Dr. Tim Hobbs, the chief physician executive for Community Health Network, recently received the 2011 Distinguished Alumnus Award.
Dr. Hobbs practiced primary care medicine in Anderson for 20 years. During this time, he realized that the quality of healthcare needed more organization. When he was asked to apply as a medical director to Community Health Network—which would mean leaving his practice—he agreed. Since then, his role with the Community Health Network has evolved into a chief executive office.
Community Health Network is an Indianapolis-based health network, which includes five hospitals and multiple entities. One of the major projects Dr. Hobbs is investing in is simplifying these entities with a single network board. While there are many logistical components to this transformation, Dr. Hobb’s focus is on the healthcare needs of the community.
“My job right now has never really been a career aspiration of mine,” explained Dr. Hobbs. “I have always wanted to improve the care delivered to patients and be a better advocate for them. Serving as an administrator furthers my love of practicing medicine, but lets me do my work on a larger scale. I do believe medicine is my calling, and this lets me influence and affect the most people.”
When Dr. Hobbs originally began working with Community Health Networks, he quickly found himself surrounded by senior leadership. His co-workers had business and accounting backgrounds, whereas his background was entirely clinical.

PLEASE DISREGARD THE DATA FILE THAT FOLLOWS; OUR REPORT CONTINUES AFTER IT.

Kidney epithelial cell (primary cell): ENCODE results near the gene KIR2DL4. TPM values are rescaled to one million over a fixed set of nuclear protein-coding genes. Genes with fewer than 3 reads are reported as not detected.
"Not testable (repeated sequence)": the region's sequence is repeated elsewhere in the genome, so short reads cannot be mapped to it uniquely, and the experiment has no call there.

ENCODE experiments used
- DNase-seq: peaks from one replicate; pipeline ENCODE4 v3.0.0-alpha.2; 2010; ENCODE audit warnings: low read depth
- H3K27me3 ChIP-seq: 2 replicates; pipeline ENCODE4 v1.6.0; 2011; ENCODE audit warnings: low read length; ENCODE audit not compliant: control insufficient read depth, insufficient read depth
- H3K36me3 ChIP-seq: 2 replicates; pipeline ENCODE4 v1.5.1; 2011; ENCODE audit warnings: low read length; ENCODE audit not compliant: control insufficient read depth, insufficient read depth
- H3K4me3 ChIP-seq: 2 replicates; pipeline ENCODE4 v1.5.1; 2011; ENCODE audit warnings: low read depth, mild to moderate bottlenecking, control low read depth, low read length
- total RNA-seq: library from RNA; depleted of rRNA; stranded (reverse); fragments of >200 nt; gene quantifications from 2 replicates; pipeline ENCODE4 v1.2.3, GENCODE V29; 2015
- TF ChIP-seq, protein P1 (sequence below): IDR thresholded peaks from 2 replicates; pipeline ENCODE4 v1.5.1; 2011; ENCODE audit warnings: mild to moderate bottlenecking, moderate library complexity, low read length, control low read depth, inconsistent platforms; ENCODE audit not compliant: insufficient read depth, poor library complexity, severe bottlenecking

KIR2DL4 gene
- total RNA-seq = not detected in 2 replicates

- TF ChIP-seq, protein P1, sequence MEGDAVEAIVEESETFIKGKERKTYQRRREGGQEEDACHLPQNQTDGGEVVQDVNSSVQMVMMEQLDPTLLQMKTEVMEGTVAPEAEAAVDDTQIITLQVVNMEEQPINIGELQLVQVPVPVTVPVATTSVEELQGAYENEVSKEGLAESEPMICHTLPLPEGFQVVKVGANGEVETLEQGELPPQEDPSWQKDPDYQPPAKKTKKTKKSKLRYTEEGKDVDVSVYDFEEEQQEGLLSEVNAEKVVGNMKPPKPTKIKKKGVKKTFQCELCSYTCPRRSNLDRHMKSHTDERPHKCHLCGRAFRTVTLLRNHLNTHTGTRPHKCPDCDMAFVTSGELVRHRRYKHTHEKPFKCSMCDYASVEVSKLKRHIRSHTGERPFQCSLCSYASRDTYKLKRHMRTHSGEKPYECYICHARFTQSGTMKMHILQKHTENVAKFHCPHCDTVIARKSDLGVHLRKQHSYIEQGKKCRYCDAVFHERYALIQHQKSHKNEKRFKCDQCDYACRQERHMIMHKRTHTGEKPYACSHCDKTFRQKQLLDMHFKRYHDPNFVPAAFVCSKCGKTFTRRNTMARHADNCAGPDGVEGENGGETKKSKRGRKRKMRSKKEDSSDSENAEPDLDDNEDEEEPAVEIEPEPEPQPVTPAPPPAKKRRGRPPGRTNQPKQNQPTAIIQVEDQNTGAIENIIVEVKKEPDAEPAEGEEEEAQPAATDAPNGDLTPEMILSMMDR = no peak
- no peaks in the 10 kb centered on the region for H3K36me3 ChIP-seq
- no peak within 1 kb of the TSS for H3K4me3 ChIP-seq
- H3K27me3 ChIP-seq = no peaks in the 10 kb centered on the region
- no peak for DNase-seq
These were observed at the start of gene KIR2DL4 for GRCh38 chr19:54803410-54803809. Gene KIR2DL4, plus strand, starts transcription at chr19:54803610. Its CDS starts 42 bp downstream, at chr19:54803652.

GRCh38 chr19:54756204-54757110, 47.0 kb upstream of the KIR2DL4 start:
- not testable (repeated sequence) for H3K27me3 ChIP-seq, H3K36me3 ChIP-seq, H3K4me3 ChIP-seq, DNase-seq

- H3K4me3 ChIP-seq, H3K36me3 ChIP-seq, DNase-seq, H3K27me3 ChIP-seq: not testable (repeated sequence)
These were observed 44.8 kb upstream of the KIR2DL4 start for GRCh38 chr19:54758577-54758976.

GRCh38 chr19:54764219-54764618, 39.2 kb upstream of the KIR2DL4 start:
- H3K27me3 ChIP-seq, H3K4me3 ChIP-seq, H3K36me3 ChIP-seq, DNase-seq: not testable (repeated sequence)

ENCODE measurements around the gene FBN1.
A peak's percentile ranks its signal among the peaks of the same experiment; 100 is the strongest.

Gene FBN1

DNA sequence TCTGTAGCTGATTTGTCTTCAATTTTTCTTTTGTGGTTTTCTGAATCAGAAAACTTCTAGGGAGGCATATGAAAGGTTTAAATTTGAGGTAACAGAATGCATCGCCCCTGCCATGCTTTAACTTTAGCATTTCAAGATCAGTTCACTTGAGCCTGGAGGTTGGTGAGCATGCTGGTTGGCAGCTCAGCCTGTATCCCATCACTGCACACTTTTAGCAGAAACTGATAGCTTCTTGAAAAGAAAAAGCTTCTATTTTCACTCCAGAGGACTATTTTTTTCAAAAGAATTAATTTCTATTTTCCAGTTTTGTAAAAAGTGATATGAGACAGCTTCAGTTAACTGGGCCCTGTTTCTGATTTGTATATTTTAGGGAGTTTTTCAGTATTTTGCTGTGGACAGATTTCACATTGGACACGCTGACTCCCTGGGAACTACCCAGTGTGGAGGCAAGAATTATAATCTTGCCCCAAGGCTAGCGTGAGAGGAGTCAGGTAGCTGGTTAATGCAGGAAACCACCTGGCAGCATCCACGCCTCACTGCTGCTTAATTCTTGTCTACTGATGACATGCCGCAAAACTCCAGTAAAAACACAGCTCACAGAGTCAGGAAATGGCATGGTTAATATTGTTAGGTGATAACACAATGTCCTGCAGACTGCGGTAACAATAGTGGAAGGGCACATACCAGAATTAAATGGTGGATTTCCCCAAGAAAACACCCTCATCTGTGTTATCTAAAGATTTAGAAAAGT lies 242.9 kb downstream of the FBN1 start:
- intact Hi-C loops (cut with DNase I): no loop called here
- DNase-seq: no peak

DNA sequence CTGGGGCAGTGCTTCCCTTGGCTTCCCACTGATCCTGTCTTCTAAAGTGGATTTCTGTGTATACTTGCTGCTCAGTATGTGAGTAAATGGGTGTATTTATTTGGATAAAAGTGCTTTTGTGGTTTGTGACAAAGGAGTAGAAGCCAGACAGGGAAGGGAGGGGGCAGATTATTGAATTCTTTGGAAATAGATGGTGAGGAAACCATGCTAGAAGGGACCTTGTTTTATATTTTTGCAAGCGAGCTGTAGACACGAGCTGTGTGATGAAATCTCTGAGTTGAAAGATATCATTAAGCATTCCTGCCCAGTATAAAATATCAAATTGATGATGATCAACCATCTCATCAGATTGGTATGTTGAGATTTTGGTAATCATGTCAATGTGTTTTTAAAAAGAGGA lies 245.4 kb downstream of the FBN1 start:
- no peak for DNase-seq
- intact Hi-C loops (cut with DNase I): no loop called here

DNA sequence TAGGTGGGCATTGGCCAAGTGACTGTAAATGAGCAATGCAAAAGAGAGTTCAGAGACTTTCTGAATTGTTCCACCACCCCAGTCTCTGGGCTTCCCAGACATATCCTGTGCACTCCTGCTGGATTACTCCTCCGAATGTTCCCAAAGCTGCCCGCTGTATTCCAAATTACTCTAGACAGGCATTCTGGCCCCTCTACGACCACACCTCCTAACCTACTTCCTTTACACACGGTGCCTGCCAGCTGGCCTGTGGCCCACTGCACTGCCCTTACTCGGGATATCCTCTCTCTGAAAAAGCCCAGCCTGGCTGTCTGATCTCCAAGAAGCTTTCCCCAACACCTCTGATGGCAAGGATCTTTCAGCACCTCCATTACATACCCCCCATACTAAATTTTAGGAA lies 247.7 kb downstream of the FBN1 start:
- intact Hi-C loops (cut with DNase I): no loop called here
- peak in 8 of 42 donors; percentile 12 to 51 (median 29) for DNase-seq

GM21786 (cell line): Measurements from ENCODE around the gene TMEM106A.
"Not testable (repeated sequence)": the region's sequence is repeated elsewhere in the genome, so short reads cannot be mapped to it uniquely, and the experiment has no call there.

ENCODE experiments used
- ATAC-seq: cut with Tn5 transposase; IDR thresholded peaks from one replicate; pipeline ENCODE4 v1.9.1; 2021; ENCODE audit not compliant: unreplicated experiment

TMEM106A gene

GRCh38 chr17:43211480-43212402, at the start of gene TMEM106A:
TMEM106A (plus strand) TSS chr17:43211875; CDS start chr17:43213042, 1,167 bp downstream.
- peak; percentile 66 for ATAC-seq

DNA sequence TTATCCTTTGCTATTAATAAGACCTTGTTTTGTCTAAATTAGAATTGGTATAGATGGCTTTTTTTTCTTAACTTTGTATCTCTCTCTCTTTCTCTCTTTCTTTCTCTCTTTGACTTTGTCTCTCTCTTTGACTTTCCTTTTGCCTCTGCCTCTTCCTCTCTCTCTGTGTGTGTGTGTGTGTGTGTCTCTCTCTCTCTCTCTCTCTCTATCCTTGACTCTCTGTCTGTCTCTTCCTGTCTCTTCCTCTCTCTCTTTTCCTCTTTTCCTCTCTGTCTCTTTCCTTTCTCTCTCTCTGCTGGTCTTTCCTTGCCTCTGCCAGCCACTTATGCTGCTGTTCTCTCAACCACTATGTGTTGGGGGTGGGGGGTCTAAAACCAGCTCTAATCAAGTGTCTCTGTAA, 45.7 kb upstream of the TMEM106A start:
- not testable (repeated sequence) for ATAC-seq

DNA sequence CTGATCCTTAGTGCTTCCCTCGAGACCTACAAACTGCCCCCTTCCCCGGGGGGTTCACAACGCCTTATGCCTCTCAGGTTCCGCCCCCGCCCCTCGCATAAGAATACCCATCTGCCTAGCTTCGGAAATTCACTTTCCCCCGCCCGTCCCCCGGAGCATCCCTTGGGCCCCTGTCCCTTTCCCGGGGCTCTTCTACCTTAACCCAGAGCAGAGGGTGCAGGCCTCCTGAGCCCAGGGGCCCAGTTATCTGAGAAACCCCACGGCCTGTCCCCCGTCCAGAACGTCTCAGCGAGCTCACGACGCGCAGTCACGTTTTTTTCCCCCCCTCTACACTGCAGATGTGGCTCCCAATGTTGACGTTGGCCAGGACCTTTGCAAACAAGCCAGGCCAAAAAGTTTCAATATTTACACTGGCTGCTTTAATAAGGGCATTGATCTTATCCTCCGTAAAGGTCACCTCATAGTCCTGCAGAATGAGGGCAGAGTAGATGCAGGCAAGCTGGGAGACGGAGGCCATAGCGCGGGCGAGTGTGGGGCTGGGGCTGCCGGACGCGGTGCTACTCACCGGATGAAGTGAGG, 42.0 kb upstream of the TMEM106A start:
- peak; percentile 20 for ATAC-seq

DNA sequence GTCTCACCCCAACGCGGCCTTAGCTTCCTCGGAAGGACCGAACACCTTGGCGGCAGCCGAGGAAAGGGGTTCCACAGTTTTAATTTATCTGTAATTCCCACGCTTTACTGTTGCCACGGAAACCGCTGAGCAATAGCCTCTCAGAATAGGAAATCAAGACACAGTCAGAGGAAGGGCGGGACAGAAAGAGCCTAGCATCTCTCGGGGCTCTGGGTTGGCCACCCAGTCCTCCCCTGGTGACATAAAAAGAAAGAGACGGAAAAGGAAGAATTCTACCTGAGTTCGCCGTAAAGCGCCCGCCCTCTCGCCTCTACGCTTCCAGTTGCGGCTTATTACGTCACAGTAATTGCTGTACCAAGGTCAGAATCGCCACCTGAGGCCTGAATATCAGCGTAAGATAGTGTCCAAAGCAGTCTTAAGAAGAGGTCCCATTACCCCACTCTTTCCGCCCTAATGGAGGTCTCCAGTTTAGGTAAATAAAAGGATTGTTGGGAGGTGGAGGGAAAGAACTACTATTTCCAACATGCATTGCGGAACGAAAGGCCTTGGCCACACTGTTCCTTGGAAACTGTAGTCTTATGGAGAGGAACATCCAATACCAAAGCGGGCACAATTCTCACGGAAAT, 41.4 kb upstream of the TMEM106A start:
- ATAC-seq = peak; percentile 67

“We really spoke different languages,” said Dr. Hobbs. “And if I really wanted to improve patient care, I needed to learn their language—trying to understand how people thought in the business world, what was important to them and even what evoked emotional responses.”
As an Anderson University graduate, he felt that the AU MBA Program was a natural fit. He also liked the full two-year program, noting that it “didn’t cut corners.” He graduated in 2004 with his MBA.
Dr. Hobb’s proudest professional accomplishment is watching the culture and organization of patient quality develop where one did not exist before. Because of his and his co-workers’ efforts, Community Health Network can now measurably improve patient care.
“Healthcare itself is an exceedingly challenging field: the cost is such a burden to individuals and society,” said Dr. Hobbs. “The real question becomes, how do you improve healthcare but make it affordable and sustainable? We are in the midst of transformational times in healthcare, and it seems paradoxical, but the challenges are the opportunities.”